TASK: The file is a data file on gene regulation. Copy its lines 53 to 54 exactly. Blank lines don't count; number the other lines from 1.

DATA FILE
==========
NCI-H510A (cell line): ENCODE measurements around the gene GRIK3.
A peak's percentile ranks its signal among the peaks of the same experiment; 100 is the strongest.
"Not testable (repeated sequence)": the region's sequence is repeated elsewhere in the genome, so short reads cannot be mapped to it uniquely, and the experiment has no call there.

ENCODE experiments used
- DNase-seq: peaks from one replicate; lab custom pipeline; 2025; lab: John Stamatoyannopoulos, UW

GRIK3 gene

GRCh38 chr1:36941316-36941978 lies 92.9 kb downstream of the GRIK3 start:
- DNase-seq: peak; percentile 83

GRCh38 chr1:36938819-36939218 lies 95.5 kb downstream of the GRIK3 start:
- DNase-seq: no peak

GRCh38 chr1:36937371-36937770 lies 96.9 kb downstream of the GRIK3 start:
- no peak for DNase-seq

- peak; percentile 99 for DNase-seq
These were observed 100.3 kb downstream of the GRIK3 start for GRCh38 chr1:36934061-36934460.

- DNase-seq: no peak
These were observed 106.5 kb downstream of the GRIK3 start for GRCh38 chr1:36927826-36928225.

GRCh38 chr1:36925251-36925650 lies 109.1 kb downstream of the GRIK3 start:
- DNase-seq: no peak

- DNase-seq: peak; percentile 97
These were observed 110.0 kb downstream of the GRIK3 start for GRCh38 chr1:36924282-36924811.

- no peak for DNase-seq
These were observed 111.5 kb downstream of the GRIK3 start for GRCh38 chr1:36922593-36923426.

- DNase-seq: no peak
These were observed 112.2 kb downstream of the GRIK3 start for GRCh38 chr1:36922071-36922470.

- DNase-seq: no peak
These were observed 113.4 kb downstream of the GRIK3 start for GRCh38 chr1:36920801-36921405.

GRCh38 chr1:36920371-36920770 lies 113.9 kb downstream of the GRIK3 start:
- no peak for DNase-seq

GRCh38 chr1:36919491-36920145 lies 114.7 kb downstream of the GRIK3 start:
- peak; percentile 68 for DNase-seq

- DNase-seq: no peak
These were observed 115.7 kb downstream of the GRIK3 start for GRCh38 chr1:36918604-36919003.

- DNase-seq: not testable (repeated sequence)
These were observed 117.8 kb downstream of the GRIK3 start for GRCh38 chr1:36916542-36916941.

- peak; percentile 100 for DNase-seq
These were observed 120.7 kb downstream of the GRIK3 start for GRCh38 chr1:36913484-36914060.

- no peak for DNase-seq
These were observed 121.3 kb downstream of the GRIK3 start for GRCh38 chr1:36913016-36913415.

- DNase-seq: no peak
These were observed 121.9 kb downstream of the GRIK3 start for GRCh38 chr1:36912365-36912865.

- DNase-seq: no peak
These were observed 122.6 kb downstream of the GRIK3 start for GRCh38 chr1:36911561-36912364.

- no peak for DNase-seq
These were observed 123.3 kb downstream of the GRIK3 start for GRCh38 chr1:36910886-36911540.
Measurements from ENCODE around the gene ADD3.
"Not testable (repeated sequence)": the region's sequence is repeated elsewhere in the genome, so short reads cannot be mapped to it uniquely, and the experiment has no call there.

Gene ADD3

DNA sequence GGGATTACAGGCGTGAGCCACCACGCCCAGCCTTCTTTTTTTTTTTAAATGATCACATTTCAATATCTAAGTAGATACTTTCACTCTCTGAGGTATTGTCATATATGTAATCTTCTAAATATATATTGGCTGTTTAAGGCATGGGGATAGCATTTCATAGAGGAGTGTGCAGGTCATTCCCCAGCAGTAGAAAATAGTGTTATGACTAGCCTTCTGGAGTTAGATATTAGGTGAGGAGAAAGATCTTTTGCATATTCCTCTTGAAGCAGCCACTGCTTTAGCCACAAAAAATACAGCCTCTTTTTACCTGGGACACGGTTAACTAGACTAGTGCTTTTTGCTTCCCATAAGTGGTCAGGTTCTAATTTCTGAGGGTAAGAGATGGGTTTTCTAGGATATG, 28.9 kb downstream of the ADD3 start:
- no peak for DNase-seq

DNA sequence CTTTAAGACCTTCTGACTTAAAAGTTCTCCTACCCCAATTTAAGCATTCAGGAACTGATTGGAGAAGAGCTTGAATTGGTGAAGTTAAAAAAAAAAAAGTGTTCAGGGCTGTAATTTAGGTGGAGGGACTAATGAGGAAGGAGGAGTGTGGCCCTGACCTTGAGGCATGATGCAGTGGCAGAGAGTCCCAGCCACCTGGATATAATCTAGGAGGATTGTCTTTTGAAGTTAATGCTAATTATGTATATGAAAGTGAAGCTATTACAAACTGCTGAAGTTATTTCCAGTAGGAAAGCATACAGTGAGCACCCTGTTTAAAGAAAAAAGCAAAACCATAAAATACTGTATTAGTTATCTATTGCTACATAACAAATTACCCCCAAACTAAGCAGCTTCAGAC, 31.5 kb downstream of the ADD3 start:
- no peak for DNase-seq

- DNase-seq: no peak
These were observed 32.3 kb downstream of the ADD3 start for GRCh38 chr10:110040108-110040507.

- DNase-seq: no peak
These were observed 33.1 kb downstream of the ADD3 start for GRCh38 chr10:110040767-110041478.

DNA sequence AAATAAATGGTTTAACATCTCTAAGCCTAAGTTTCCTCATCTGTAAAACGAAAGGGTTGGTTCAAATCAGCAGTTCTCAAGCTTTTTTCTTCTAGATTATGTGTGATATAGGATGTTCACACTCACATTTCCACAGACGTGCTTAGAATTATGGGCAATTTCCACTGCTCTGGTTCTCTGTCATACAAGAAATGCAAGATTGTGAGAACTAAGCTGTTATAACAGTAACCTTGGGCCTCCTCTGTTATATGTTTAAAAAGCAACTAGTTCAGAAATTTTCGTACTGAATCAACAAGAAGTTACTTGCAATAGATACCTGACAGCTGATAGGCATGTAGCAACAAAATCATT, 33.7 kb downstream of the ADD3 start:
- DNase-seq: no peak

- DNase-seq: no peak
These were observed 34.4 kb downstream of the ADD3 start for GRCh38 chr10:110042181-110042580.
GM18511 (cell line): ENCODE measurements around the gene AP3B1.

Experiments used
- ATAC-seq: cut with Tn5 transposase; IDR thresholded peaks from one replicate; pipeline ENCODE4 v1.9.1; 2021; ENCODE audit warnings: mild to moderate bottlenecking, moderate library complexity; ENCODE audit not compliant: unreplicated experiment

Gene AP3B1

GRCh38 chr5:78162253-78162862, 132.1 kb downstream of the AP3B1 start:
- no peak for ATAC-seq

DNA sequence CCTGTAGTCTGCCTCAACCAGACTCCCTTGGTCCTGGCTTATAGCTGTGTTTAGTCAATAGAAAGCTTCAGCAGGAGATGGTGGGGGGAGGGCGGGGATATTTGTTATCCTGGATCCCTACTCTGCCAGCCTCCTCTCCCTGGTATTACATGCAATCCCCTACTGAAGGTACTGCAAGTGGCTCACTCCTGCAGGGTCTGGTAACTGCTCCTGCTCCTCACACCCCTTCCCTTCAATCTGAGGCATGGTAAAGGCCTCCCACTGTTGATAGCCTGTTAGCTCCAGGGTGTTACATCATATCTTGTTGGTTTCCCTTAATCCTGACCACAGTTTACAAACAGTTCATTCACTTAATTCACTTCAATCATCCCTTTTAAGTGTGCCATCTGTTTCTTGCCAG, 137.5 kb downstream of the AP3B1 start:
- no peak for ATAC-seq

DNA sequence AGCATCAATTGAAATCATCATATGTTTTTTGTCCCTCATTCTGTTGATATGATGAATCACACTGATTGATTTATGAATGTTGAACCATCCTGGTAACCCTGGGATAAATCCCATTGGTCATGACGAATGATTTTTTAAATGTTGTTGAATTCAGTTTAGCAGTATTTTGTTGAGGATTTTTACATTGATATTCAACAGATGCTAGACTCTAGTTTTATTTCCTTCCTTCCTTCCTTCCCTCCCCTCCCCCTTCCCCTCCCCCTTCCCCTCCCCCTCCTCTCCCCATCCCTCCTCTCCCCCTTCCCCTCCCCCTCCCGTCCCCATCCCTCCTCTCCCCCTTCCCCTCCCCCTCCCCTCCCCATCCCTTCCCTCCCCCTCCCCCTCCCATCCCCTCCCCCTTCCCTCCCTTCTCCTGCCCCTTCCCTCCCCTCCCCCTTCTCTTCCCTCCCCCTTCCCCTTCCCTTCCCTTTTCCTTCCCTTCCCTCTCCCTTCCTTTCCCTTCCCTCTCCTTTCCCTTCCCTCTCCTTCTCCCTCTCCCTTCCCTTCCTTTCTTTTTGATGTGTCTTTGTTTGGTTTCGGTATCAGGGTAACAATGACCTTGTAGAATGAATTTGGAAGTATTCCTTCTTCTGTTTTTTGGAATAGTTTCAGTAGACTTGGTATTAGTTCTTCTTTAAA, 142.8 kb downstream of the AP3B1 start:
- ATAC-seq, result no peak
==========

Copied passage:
These were observed 32.3 kb downstream of the ADD3 start for GRCh38 chr10:110040108-110040507.

- DNase-seq: no peak